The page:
Employer Match and 401(k) Contribution Limits

A Match made in Heaven: Navigating your 401(k) and Employer Matching

Let’s break down the key points this cheery guide will cover:

– Employer matchings aren’t counted towards your 401(k) elective contribution limit.
– In 2024, you may contribute up to $23,000 to your 401(k), unimpeded by your employer’s contributions.
– Your combined contributions, contributed by both you and your employer, have an upper limit.
– You should understand different types of 401(k) contribution limits.
– Correcting over-contributions is critical to avoid penalties.
– The IRS keeps a check on the salary amount that can be used to calculate employer match.

And here’s my “hot take”: The 401(k) is more than a mere playbook of retirement numbers. It’s a fiscal symphony, blending your hard-earned dollars with your employer’s matching contributions to create a harmonious retirement nest. As we peel back the curtains on the intricacies of 401(k)s, let this guide remind you that each provision, each rule, is but a note in your symphony of financial independence.

Your 401(k) contribution limit and employer match: A Separate Tally

Imagine if every time your employer stashed some extra cash into your 401(k), your personal contribution cap shrank – pretty counterproductive, wouldn’t you agree? Luckily, your employers’ magnanimous contributions do not encroach upon your personal contribution limits. Put it this way – you have $23,000 worth of tickets to your financial freedom train ride in 2024, and no thrilled-to-help employer can steal them away.

However, (because isn’t there always a however?), the IRS does specify a cap on the combined total of your and your employer’s contributions. So let’s dive into what those limits look like.

Knowing your 401(k) Contribution Limits

Understanding 401(k) contribution limits might not look like the most exciting way to spend an afternoon, but knowing their nitty-gritty is like mastering the rules of a money-saving board game. So here’s how the IRS lays out the game:

Earmarking Funds: Elective Deferrals for 401(k) Accounts

An elective deferral refers to the portion of your paycheck you decide to set aside into your 401(k) account. In the game of savings, the IRS plays referee by capping the amount you can stash away at $23,000 for 2024. But lookout – no employer matching dollars included in that limit!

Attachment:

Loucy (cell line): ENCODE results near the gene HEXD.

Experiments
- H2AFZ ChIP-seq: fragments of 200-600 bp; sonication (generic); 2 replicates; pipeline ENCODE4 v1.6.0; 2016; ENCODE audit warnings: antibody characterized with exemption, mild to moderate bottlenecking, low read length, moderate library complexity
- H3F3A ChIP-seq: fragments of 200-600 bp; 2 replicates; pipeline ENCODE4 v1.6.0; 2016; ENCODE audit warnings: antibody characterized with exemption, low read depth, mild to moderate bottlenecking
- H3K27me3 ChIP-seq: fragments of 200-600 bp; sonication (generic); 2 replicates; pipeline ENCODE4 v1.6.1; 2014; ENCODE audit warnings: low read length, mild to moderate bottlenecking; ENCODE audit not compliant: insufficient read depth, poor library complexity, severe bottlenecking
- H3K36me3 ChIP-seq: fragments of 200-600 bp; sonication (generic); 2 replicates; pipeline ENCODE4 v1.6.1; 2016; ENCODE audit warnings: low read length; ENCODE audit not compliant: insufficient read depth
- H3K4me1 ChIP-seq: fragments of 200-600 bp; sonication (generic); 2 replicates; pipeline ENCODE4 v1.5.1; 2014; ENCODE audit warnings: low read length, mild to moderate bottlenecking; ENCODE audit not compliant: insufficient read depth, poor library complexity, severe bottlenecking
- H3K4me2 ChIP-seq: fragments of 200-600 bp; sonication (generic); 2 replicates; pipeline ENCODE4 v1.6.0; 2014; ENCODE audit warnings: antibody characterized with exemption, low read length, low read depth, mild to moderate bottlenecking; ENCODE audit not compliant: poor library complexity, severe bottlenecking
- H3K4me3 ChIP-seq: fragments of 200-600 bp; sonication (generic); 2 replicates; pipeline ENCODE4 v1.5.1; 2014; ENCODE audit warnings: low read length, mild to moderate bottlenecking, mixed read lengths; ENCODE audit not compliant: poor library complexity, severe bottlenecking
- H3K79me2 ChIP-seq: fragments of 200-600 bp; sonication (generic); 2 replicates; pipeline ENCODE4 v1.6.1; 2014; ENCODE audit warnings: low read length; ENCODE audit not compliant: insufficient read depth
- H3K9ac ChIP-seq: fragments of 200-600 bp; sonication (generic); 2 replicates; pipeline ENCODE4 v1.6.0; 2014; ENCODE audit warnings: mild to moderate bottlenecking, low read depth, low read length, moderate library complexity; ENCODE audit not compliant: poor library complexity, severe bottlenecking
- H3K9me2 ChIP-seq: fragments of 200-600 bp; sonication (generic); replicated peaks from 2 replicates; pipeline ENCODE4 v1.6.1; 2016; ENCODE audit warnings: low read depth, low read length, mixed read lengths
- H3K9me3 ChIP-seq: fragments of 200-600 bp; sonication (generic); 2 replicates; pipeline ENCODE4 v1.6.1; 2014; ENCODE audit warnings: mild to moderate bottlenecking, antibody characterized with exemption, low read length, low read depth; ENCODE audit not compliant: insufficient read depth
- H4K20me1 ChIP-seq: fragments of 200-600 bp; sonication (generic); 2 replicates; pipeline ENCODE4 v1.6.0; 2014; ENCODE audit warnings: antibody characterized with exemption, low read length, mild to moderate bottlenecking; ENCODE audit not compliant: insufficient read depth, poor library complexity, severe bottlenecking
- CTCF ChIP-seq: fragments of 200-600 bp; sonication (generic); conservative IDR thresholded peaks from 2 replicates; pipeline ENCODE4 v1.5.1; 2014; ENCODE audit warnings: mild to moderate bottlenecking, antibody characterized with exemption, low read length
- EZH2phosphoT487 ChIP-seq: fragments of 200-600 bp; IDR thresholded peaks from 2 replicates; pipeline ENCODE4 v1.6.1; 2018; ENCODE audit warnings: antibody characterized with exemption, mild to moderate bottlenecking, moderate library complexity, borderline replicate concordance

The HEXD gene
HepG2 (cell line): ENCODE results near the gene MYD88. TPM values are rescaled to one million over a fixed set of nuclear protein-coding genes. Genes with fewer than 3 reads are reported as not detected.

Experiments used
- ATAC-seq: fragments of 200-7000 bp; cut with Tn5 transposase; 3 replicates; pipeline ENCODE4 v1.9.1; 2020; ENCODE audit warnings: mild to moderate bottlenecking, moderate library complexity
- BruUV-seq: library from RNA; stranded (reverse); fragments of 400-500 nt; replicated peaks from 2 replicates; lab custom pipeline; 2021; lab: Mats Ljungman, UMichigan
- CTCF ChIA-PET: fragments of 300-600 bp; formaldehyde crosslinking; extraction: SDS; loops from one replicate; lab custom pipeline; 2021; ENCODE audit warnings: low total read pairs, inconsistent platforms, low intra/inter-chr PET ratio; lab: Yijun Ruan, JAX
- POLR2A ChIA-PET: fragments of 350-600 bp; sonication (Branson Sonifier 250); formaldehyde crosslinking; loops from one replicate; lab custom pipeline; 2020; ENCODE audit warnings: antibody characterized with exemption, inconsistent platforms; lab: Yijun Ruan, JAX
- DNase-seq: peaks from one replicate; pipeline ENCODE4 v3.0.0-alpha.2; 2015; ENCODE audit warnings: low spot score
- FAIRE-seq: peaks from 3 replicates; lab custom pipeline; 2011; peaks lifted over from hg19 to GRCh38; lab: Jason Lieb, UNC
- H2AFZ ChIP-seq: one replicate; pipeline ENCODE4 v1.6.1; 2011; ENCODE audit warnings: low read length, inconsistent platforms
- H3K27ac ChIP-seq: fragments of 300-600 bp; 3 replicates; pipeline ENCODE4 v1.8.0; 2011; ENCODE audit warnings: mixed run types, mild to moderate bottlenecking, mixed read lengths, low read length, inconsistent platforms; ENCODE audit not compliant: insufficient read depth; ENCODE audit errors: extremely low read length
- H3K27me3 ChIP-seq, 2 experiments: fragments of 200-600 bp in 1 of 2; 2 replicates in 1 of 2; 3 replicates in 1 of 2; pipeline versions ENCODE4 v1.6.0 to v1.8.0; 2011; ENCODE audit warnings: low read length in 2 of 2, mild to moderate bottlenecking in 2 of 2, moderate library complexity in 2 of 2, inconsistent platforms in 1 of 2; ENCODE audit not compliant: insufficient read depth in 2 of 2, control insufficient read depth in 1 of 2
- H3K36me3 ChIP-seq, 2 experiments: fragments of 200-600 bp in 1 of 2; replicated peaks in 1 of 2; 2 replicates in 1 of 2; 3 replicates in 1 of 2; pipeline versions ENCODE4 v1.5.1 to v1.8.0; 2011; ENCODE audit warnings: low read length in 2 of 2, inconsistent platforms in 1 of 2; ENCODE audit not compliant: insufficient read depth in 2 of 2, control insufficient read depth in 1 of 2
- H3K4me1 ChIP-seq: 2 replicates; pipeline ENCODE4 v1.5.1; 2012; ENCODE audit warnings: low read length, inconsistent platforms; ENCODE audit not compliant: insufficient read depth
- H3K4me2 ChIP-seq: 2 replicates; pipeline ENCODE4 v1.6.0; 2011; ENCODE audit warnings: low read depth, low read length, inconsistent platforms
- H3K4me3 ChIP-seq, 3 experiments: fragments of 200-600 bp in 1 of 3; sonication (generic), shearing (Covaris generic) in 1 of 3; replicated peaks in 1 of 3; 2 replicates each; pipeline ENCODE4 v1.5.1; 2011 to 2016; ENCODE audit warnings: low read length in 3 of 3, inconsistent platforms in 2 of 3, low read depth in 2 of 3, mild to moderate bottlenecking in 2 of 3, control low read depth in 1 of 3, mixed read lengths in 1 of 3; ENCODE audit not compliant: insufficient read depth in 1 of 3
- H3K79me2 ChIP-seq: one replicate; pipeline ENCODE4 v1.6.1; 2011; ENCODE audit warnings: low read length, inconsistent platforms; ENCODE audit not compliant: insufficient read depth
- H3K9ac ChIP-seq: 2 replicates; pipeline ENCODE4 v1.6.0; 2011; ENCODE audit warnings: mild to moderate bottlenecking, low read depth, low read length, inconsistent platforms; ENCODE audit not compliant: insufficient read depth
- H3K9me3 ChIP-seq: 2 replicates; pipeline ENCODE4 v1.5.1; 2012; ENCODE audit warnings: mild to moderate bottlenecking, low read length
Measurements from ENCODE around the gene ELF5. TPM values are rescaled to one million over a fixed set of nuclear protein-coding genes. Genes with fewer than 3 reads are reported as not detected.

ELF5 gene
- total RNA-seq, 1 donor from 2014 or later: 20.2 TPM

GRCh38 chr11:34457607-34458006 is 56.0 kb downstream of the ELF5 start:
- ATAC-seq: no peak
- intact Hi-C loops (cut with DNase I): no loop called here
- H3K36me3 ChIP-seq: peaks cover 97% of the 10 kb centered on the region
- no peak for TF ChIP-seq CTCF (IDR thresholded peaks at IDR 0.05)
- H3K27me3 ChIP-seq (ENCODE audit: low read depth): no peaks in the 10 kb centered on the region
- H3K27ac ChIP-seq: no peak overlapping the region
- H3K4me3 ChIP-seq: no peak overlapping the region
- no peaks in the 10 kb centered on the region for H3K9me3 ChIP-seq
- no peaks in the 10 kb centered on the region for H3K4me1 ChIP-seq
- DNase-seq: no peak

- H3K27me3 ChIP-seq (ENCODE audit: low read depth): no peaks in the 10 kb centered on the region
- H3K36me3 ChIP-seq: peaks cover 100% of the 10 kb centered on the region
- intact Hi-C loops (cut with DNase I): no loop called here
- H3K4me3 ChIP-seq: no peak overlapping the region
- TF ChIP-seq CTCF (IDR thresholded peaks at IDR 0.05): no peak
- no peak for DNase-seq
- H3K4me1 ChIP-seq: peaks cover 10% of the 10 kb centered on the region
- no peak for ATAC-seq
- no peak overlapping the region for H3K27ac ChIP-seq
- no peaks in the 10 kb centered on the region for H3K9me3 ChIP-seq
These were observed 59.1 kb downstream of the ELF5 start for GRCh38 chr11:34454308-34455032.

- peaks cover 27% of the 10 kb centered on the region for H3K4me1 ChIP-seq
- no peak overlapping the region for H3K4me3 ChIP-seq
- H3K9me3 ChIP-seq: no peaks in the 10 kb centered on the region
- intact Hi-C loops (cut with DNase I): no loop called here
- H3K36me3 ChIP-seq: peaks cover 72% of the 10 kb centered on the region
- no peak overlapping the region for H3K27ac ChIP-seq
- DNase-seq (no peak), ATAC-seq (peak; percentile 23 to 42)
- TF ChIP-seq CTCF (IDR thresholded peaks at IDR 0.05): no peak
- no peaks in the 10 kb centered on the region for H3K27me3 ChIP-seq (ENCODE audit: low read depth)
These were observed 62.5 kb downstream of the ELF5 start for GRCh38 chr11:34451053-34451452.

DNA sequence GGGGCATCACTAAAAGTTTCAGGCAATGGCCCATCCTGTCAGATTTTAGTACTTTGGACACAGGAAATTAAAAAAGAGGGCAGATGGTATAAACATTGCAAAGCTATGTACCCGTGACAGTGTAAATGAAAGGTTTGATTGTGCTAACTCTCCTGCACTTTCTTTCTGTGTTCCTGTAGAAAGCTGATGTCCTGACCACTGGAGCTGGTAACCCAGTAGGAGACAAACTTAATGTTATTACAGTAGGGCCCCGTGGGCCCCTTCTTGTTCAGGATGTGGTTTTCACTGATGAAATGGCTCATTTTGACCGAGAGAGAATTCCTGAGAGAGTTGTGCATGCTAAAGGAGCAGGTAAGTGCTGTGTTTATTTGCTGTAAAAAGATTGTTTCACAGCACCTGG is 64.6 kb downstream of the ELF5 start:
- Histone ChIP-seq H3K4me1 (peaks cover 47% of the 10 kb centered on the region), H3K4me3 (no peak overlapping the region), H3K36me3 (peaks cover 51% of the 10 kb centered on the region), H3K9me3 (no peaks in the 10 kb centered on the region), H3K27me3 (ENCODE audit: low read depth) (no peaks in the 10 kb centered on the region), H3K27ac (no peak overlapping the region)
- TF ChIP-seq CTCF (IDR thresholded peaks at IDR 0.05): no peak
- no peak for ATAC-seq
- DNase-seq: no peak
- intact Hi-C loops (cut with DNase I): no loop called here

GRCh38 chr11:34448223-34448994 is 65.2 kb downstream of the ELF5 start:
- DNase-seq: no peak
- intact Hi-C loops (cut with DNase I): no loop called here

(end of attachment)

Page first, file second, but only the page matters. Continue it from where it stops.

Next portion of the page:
Over 50? Play the Catch-Up

As retirement inches closer, worry lines can deepen. And the IRS throws in a lifeline for those 50 or older, in the form of catch-up contributions. Tag an additional $7,500 onto your elective deferrals and that’s a neat bundle towards your twilight years!

The Grand Total: Combined Employee and Employer Contributions

Here’s where the matching dollars join the game. The IRS caps total contributions at $69,000 in 2024 – a combined total of elective deferrals, employer matching, and other contributions. It’s a splendid chorus of savings, but don’t forget, the cap can’t exceed 100% of your annual salary.

Life’s a Ladder: Limits for the Highly Paid

If your annual salary goes through the roof, then the IRS reins in the maximum compensation your employer can use to calculate their matching contribution. Under this rule, you can’t count more than $345,000 of your salary to calculate the employer match.

Overdone it? Here’s the Backup Plan

If you’ve been too generous with your 401(k) contributions, you’ve got a situation, but it’s not daredevil. You’d need to withdraw the excess funds and the earnings they’ve attracted faster than a bee to honey. Fix the error before April 15 of the next year and you’ll avoid early withdrawal penalties. Else, you might just be caught in a flurry of additional taxation, penalties, and even potential disqualification of your plan.

Your Cheat-Sheet: 401(k) Contribution Limits for 2024

The Numbers at a Glance:

– Elective deferrals – $23,000
– Catch-up contribution (if you’re 50 or older) – $7,500
– Combined employee and employer contributions – $69,000
– Compensation limit for calculating employer match – $345,000

The Final Note

As 2024 rolls in, you have some big figures to play with. Contribute up to $23,000 of your earnings to your 401(k) or $30,500 if you’re aged 50 or above. And if your employer’s sharing a piece of the pie too, remember that the combined contributions need to stay within $69,000. Just remember, while these figures are reviewed annually to keep up with the cost of living, the goal remains the same year on year – to steadily compile a comfortable retirement nest.

Word Count: 2400

Original Article:https://www.experian.com/blogs/ask-experian/does-employer-match-count-toward-401k-limit/